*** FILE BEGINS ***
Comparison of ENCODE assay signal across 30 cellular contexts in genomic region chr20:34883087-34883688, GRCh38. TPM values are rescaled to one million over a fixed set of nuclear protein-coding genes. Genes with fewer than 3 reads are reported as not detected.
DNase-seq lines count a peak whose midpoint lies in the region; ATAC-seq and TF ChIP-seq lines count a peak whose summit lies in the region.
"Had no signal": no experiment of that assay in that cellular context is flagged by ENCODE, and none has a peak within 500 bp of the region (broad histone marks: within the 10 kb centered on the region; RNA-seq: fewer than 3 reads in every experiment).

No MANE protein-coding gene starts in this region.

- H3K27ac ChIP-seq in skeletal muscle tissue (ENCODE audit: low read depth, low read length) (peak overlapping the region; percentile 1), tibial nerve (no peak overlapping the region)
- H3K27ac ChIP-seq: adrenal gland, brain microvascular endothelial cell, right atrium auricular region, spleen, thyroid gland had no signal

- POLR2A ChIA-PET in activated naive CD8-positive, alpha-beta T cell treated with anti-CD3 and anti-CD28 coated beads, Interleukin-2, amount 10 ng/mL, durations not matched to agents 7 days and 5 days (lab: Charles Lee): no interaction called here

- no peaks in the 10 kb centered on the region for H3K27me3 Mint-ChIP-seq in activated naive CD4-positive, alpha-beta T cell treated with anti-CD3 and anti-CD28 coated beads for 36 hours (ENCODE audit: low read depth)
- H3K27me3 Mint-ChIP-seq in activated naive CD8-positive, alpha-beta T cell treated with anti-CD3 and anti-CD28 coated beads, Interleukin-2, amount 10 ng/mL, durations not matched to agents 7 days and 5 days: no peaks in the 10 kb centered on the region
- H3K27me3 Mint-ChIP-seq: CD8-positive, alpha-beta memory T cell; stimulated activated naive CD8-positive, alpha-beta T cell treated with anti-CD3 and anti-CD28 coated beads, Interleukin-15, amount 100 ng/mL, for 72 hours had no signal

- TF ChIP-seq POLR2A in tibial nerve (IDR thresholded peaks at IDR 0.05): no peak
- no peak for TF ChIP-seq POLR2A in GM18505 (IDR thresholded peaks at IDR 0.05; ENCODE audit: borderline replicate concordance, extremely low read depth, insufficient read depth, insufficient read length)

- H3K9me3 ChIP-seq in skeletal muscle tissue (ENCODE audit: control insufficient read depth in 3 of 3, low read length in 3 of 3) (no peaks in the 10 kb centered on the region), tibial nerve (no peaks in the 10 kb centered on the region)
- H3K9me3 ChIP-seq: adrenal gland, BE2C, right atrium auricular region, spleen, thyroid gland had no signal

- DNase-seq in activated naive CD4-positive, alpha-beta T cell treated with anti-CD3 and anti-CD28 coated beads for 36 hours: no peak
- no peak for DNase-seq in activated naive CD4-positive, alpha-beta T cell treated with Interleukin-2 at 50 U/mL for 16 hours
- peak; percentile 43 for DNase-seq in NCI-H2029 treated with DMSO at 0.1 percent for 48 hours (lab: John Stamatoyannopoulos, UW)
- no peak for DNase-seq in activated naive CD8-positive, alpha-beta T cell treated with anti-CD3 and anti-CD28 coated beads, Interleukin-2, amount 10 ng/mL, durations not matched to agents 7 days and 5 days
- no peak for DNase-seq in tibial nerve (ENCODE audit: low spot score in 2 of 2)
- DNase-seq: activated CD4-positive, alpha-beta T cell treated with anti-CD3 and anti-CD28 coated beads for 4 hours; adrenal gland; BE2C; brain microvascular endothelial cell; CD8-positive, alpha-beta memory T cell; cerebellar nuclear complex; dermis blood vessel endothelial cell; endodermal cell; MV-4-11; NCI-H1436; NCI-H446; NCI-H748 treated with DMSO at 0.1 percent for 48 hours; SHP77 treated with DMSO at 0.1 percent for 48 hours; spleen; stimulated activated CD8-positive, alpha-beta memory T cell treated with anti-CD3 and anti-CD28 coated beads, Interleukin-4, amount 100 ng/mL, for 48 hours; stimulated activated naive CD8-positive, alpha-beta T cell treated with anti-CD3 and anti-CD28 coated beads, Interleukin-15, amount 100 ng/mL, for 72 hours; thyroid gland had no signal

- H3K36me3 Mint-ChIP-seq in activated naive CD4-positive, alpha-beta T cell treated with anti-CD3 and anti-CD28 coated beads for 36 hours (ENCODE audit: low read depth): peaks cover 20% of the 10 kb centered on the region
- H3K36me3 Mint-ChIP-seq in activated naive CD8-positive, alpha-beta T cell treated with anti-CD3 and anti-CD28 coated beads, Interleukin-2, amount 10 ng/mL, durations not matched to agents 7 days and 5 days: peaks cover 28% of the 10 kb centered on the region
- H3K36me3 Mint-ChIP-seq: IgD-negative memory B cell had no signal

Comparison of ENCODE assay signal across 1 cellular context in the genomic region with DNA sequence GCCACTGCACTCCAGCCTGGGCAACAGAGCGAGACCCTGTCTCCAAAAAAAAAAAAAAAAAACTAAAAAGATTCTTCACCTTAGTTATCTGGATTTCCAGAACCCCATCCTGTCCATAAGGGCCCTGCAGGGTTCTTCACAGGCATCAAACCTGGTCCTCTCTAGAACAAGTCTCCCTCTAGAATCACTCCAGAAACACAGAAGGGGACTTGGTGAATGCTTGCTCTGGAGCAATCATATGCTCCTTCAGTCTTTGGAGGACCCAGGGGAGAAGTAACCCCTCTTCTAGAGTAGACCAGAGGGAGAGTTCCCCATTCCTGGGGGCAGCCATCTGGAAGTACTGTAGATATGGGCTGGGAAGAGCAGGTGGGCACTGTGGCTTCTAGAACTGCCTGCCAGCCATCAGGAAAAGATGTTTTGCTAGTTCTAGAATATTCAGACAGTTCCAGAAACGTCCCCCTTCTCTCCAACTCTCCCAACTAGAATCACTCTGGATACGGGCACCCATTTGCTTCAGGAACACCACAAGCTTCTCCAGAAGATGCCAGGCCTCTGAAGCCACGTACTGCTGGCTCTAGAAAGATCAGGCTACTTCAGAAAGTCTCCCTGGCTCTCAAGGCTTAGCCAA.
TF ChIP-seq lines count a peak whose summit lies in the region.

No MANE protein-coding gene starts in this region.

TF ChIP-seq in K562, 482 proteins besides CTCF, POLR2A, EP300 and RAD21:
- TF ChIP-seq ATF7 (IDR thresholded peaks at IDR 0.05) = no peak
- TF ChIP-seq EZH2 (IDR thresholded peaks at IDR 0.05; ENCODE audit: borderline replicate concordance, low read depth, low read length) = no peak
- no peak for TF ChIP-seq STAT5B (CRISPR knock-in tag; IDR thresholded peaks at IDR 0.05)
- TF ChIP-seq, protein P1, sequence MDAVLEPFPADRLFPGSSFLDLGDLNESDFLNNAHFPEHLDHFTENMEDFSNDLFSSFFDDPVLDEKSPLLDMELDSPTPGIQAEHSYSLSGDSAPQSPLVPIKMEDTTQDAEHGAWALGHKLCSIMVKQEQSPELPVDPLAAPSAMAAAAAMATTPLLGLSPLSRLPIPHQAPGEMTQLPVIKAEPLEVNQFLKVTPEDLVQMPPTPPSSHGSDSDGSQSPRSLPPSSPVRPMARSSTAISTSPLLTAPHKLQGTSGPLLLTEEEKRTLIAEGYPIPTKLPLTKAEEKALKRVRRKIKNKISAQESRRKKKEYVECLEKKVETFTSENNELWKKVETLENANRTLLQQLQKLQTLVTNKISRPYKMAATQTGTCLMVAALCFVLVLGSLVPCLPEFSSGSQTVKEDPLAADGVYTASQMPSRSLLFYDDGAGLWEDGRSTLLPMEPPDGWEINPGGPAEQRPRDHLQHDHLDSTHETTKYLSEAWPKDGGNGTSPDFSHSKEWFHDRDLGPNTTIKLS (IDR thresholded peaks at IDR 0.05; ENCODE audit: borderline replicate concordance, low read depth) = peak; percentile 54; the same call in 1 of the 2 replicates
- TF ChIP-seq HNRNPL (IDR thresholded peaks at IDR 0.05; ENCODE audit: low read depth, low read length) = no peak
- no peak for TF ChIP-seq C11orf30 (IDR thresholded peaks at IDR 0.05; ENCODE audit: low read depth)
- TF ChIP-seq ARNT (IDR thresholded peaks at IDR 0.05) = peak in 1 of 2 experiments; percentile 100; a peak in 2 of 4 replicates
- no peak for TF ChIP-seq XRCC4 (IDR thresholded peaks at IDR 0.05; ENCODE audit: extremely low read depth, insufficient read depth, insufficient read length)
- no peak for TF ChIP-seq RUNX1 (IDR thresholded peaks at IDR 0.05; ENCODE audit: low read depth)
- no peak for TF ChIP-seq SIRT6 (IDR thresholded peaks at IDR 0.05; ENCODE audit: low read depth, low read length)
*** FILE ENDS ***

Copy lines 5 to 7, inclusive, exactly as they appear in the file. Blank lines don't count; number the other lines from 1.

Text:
- H3K27ac ChIP-seq in skeletal muscle tissue (ENCODE audit: low read depth, low read length) (peak overlapping the region; percentile 1), tibial nerve (no peak overlapping the region)
- H3K27ac ChIP-seq: adrenal gland, brain microvascular endothelial cell, right atrium auricular region, spleen, thyroid gland had no signal

- POLR2A ChIA-PET in activated naive CD8-positive, alpha-beta T cell treated with anti-CD3 and anti-CD28 coated beads, Interleukin-2, amount 10 ng/mL, durations not matched to agents 7 days and 5 days (lab: Charles Lee): no interaction called here